After they wrote the initial Stranger Things script, they never thought they'd have a chance at pitching Netflix; they thought it was only a place for established names like Orange Is the New Black creator Jenji Kohan and House of Cards producer, director David Fincher. Matt estimates the brothers were rejected 15 to 20 times by various networks, while other execs had balked at the idea that the show featured four kids as lead characters but that it wasn't TV for children. "You either gotta make it into a kids show or make it about this Hopper [detective] character investigating paranormal activity around town," one told them. Matt recalls replying, "Then we lose everything interesting about the show." Some other people they knew in the industry understood their vision and helped connect them with Netflix. "There was a week where we were like, 'This isn't going to work because people don't get it,'" Matt says.
Once aligned with the streaming service, casting was a cinch. They had the young boys who auditioned read lines from Stand by Me, and they turned to casting director Carmen Cuba for the role of Joyce Byers, the reluctantly bereft mother of missing boy Will. "Her first idea for the role was Winona Ryder, and we immediately fell in love with that idea," Matt says. "She kind of vanished from the scene a little bit for the past 10 years but she would pop up in these movies like Star Trek and Black Swan and you're like, 'Fuck yeah!' You quickly remember how much you miss her. Also, Winona was a huge part of our childhood. We had a lot of her movies in our VHS collection." They sent her the script and, having recently dipped her toes in prestige television with this year's Show Me a Hero, she felt it was worth doing another TV series. "She trusted us enough to roll the dice," Matt says.
Once production began, with only one completed script, the Duffers worked hard to maintain an authentic Eighties feel in the show. Although much has been made online about the Easter Eggs throughout the show — extensive lists of its movie references and clever Eighties lexicons — the brothers didn't spend much time re-watching Reagan-era cinema for inspiration. "We've seen them so many times that we have them memorized," Matt says. "We weren't trying to directly reference them; we were trying to capture the feeling of those movies. It's funny, someone did a cut on Vimeo where they're putting our shots side-by-side with these classic movie shots. Some were deliberate and some were subconscious."
He also credits the series' production and costume designers, the composers and the cinematographer for capturing the feeling of the series. The duo also tried their best to avoid using digital special effects, which proved to be more difficult than they anticipated. "Initially, we said, 'Let's do this like they did in the old days we'd been building the monster — and then we realized with a TV schedule and budget we don't have six months to run trials on practical effects," Ross says. "So we did the best of both worlds. We built the monster but for real-life effects that we don't have time to figure out – like the monster bursting through a membrane-wall or coming out of the ceiling — we went digital. We merged the look with the practical. I think J.J. Abrams did that really well with The Force Awakens: It's not all CG and not all practical, it's something in between."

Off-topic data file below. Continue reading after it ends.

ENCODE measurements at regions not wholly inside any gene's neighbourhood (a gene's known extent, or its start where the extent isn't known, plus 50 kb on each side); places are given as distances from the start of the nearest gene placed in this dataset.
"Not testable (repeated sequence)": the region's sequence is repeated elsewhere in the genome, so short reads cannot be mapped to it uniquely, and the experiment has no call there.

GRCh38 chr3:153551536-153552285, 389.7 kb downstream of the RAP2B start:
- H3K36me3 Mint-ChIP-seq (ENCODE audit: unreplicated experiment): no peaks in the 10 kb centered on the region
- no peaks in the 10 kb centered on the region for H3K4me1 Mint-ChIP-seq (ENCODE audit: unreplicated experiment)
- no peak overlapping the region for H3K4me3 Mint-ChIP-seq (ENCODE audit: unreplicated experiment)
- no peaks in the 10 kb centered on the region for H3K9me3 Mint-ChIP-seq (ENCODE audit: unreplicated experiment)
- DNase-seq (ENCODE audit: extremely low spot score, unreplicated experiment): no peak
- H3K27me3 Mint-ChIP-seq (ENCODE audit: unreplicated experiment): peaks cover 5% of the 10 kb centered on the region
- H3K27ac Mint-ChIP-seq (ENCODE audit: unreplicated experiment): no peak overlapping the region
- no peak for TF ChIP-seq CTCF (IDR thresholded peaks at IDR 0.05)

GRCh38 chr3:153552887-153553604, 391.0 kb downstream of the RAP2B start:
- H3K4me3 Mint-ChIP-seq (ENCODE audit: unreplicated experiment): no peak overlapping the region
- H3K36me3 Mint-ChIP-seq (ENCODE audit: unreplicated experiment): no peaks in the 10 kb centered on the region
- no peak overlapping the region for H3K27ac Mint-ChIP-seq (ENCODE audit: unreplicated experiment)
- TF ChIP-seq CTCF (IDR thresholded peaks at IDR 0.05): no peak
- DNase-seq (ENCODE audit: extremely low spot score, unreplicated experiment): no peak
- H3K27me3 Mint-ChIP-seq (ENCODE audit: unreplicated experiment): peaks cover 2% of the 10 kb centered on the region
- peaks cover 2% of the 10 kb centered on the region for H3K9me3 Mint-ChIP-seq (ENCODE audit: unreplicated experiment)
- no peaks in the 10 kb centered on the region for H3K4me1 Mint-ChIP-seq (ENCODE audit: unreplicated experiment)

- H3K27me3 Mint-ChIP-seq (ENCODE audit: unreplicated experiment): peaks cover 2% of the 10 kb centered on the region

"When I look back at something like E.T., it feels timeless. The intention was always that [Stranger Things] would play as a summer popcorn blockbuster. "
— Ross Duffer
Matt takes a minute, mid-conversation, to marvel at Ridley Scott's xenomorph in the original Alien. "The test footage for the monster looks horrible, just like a guy in a suit," he says. "The way he shot it is genius; he barely shot it at all. The studio got really mad at him because they had spent all this money on this monster suit and thought it was a monster movie and when they saw it they go, 'What the fuck are you doing? Let's show the thing.' He was obviously much smarter than all the executives."
Even though Stranger Things contains elements of horror and sci-fi, like Alien, along with Goonies-like adventure, the brothers kept each of the genres they took inspiration from in balance. Their hope was to create a show that anyone could relate to. "When I look back at something like E.T., not only does it hold up beautifully but it feels timeless," Ross says. "We hoped that it would be the same with this. It doesn't matter if you were raised in the Eighties or not, you can connect with these characters. There are kids, teens and adults in this, so there's someone for everyone to relate to. The intention was always that this would play as a summer popcorn blockbuster. But we didn't know if it would."
Now that the show is a hit, the Duffers are trying their best to revel in the praise while remaining cautiously optimistic about the future. At press time, Netflix has not ordered a second season. "We finished this a week before it was out in the world, so right now we're relaxing a bit," Ross says. "But we also have hope that we'll get to continue the story for at least a little longer."
From musical cues to Spielberg movie references, Netflix's 'Stranger Things' resurrects the Eighties. Watch here for an inside look into the hit series.